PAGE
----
The business of producing business graduates

By Kazim Alam, The Express Tribune

KARACHI: If you ask a random group of undergraduate business students which academic programme they are enrolled in, chances are that an overwhelming majority will say Business Administration, the certification for which is commonly known as a BBA degree.

For consideration, in its most recent convocation for PhD, master’s and bachelor’s programmes, the Institute of Business Administration (IBA) – which is ranked by the Higher Education Commission at number two among Pakistani business schools – awarded 48% of all graduating students with a BBA degree. Similarly, the share of BBA graduates at IBA in the batches of 2010 and 2009 were 44% and 37%, respectively.

Likewise, about 32% of the 983 candidates who received their bachelor’s, master’s or MPhil degrees in Institute of Business Management’s (IoBM) most recent convocation belonged to the BBA programme.

As it becomes evident that BBA students form the largest chunk in graduating classes of major business schools annually, the question arises as to how much money these institutes make by churning out BBAs in droves every year.

Going by the number of BBAs produced over the last three years by leading business schools based out of Karachi – and relating them to tuition fees listed on their respective websites – it is clear that BBA programmes are a major source of revenue for these not-for-profit educational institutes.

Between IBA, IoBM, Shaheed Zulfikar Ali Bhutto Institute of Science and Technology (Szabist) and the Karachi University Business School (KUBS) – arguably the most prominent among all business schools in Karachi – the highest per-semester fee is charged by IBA. According to the fee structure available on its website, IBA charges BBA students Rs114,200 per semester.

Interestingly, IBA’s fee is four and a half times the per-semester fee charged by KUBS, which was established in 1999-2000 after IBA – till then a part of the University of Karachi, which is also the parent university of KUBS – received the status of an autonomous degree-awarding institution. Fees for the KUBS BBA morning programme is Rs25,155 per semester; while it stands at Rs27,000 for the KUBS BBA (evening) programme.

As for IoBM and Szabist, differences in their tuition fees are not as significant. While IoBM charges BBA students Rs73,000 per semester, the per-semester tuition fee for Szabist is Rs77,400; reflecting a difference of about 5%.

However, if compared to Szabist, IoBM makes more than double revenues through its BBA programme despite charging a relatively lower fee. For instance, 318 students graduated from IoBM in 2011 with BBA degrees. If calculated in nominal terms – ie without taking into account admission fees, examination fees, convocation fees, scholarships or any changes in the tuition fees – IoBM generated total revenues of Rs185.7 million in four years from all BBA students who graduated in 2011.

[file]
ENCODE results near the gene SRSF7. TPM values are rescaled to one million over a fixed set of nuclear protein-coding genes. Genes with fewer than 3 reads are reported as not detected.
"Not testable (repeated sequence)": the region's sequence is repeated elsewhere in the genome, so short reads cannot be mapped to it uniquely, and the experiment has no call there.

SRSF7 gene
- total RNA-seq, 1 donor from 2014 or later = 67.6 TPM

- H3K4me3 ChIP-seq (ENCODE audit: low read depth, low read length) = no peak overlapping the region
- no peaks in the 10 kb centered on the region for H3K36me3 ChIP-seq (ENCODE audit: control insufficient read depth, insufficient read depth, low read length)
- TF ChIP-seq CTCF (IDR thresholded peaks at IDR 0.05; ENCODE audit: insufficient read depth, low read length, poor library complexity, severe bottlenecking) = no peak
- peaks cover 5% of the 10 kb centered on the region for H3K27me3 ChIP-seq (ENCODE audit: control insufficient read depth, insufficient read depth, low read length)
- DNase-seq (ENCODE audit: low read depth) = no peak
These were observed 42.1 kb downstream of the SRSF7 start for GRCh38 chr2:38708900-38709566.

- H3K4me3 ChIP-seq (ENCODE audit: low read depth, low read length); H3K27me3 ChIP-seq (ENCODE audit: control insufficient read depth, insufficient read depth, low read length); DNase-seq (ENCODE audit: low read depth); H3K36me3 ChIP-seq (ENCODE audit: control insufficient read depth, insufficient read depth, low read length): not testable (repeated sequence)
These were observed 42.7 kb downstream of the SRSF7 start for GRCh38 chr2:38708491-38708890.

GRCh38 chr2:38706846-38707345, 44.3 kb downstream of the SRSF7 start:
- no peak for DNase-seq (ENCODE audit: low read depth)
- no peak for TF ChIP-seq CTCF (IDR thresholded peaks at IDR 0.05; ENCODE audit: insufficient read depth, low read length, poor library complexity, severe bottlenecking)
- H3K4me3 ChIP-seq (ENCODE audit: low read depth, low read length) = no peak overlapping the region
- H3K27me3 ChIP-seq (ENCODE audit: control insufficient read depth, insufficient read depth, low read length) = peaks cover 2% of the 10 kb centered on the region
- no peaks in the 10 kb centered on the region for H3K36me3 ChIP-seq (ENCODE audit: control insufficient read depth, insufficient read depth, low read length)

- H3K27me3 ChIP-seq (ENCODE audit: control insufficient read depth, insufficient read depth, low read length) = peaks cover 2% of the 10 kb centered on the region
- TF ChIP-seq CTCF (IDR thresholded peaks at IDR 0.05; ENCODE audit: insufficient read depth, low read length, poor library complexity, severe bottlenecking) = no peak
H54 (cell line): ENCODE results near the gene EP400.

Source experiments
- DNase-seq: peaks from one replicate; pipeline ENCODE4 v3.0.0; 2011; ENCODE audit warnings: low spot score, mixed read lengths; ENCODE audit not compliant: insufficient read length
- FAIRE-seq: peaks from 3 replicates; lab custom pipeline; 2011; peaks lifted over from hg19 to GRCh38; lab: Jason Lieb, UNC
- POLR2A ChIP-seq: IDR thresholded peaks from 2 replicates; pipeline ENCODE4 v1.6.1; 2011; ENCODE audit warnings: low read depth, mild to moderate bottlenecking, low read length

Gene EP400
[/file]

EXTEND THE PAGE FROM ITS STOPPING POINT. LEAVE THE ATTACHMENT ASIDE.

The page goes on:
The corresponding figure for Szabist – disregarding additional fees, scholarships and changes in the fee structure during the course of study – comes to around Rs76.1 million, as the total number of BBAs produced by Szabist in 2011 was 123.

Therefore, despite charging a lower tuition fee compared to Szabist, IoBM managed to generate 144% higher revenues because of a higher number of BBA students, according to the nominal calculation based on the publicly available fee structure of these universities.

As far as IBA is concerned, not only does it charge over 50% higher tuition fees than IoBM or Szabist, a considerable number of BBA students have graduated from the oldest business school of Pakistan in recent years. 294 BBAs from IBA entered the job market in 2011 only.

Going by a nominal calculation based on the number of BBA graduates and the official tuition fee, IBA made about Rs268.6 million in four years from students who completed their BBAs in 2011. The IBA revenue figure is 44.6% and 253% higher than those of IoBM and Szabist, respectively, as per the nominal calculation based on the latest fee structure.

Another notable phenomenon is the rate with which our leading business schools are increasing the number of BBA seats in recent years. IBA increased its BBAs from 169 in 2009 to 294 in 2011, an increase of 74% in two years. The corresponding increase in the number of BBA graduates at IoBM over the same period was 13.5%.

It is surprising that Szabist has kept its student output in the BBA category consistent of late. The number of BBA graduates of Szabist was 123 in 2009, 98 in 2011, and 123 in 2011.

When The Express Tribune asked the Szabist spokesman why it did not increase BBA seats over the last three years like other leading business schools he stated that the figures reflected BBA graduates produced by the Karachi campus only, adding that it was just a coincidence that the number of seats has stayed constant over the last three years.

WITH ADDITIONAL REPORTING BY NOMAN AHMED

Published in The Express Tribune, July 2, 2012.

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